Suspect in Stephen Rakes killing allegedly admits guilt

William Camuti of Sudbury was in Concord District Court Tuesday for a dangerousness hearing. He pleaded not guilty in August to attempted murder in Stephen Rakes’s death.

By Peter Schworm

The man accused of killing Rakes by poisoning his iced coffee admitted to the crime in the hospital after he attempted suicide, the lead investigator said in court.

19 families seek voice at ‘Whitey’ Bulger sentencing


By Shelley Murphy

Relatives of 19 homicide victims want to file impact statements for the sentencing of Bulger.


Beth Israel closer to acquiring Jordan Hospital

The Health Policy Commission said that absorbing Jordan Hospital in Plymouth is not likely to drive up health costs.

By Robert Weisman

The Health Policy Commission said that absorbing the hospital in Plymouth is not likely to drive up health costs.

Shirley Leung

Can Marty Walsh be tough on unions?

By Shirley Leung

If there’s one mayoral candidate the Boston business community is most wary of, it’s Walsh.

Apple debuts a more affordable iPhone

Phil Schiller, Apple’s senior vice president of worldwide marketing, spoke about the new iPhone 5s in Cupertino, Calif.

By Hiawatha Bray

Facing ferocious competition in the global smartphone market, Apple Inc. unveiled a less-expensive version of its popular iPhone.


Muriel Kasdon, 96, lifelong Kenmore Square activist

Muriel Kasdon worked on rent control and other issues with the city.

By Kathleen McKenna

Mrs. Kasdon worked on rent control and other issues with the city.


red sox 2, rays 0

Clay Buchholz lifts Red Sox in return

A welcome sight for Sox fans: Clay Buchholz delivers to the Rays in the first. He threw five scoreless frames, with increased velocity.

By Peter Abraham

Buchholz threw five strong innings as the Red Sox shut out the Rays and extended their AL East lead to 8½ games.

On Baseball

Clay Buchholz makes Red Sox even stronger

Clay Buchholz threw 74 pitches, 44 strikes, walked one, and struck out six, using his full repertoire of pitches.

By Nick Cafardo

Now 10-0, Buchholz has allowed the Red Sox to add an elite starting pitcher as they steam toward the playoffs.

ON FOOTBALL | Midweek Report

Patriots had plenty to like in uneven win

Tom Brady finished with 288 passing yards in the win at Buffalo.

By Ben Volin

The Patriots had a surprising number of solid performances on both sides in Buffalo that should make fans a bit more optimistic.

G: Food

How a Middle Eastern cookbook became a craze

Gayle Squires is using a recipe from “Jerusalem” (and notating it) to make lunch in her Cambridge kitchen for a friend.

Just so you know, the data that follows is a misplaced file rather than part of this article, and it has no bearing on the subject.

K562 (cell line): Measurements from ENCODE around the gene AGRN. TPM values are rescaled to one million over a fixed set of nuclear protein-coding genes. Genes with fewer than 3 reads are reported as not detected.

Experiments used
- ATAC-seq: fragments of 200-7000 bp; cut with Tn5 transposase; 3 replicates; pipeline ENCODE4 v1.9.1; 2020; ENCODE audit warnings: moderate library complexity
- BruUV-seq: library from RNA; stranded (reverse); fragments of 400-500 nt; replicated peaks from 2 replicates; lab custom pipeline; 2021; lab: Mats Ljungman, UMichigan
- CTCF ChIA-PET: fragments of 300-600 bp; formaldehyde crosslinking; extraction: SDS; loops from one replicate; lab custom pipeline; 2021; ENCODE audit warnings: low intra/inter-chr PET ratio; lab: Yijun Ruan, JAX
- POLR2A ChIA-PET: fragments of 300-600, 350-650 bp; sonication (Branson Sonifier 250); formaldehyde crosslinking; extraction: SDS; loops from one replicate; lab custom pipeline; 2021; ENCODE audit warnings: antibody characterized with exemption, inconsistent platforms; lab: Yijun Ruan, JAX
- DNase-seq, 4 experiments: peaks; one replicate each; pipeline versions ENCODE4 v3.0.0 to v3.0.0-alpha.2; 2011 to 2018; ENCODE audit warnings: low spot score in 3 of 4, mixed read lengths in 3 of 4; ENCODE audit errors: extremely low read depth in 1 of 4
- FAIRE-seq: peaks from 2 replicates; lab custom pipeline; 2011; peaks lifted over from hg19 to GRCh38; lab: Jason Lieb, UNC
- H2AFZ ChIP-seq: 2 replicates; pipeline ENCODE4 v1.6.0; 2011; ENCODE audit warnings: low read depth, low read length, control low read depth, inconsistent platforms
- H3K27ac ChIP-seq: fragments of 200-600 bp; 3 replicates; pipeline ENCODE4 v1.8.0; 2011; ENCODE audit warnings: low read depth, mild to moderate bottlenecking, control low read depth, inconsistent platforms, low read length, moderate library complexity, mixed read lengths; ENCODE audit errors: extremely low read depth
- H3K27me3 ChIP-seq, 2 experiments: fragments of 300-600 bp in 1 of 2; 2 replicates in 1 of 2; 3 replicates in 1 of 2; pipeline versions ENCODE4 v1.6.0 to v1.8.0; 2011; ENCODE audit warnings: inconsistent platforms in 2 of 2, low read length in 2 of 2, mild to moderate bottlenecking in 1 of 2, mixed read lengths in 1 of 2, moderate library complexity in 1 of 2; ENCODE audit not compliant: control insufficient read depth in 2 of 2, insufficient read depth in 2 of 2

By Beth Teitell

“Jerusalem: A Cookbook” surprised the publishing industry by working its way up to the top slot nationwide for cookbooks earlier this summer.

In the kitchen, ‘Jerusalem: A Cookbook’ is a pleasure

From “Jerusalem,” chicken with caramelized onions and cardamom rice.

By Sheryl Julian

There are versions of these recipes in many kitchens all over Jerusalem, both Arab and Jewish.

Dining Out

Davio’s Cucina provides pasta and pizza before the movies

Chicken under a brick with celery root puree and Brussels sprouts.

By Devra First

The new Chestnut Hill restaurant is a little more relaxed than the original Davio’s, but the food doesn’t live up to that at its namesake eatery.

More Stories

Letter From Farm School

A wet June followed by endless heat

By Erik Jacobs

Q&A | Mollie Katzen

‘Moosewood’ grows up, lightens up

By Glenn Yoder

Sunday Supper & more

Caprese salad one day becomes baked pasta the next

By Tony Rosenfeld


Beckoning the eye, and the whole body

By Cate McQuaid


Boston-area to do list

By June Wulff


‘August: Osage County’ has Mass. ties

By Mark Shanahan and Meredith Goldstein


Chilling at Frost Ice Bar’s opening night

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JP’s Julia Jones is a read-a-thon star

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Taylor Swift parties with star of ‘The Giver’

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‘Chronicle’ personalities join Four Seasons run

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Mindy Kaling celebrates season 2 of her show

By Mark Shanahan and Meredith Goldstein


Israel Horovitz to miss Gloucester Stage finale

By Mark Shanahan and Meredith Goldstein


Josh Brolin ‘angry’ about criticism of Ben Affleck

By Mark Shanahan and Meredith Goldstein


Cameron Diaz shooting ‘Sex Tape’ in Newton

By Mark Shanahan and Meredith Goldstein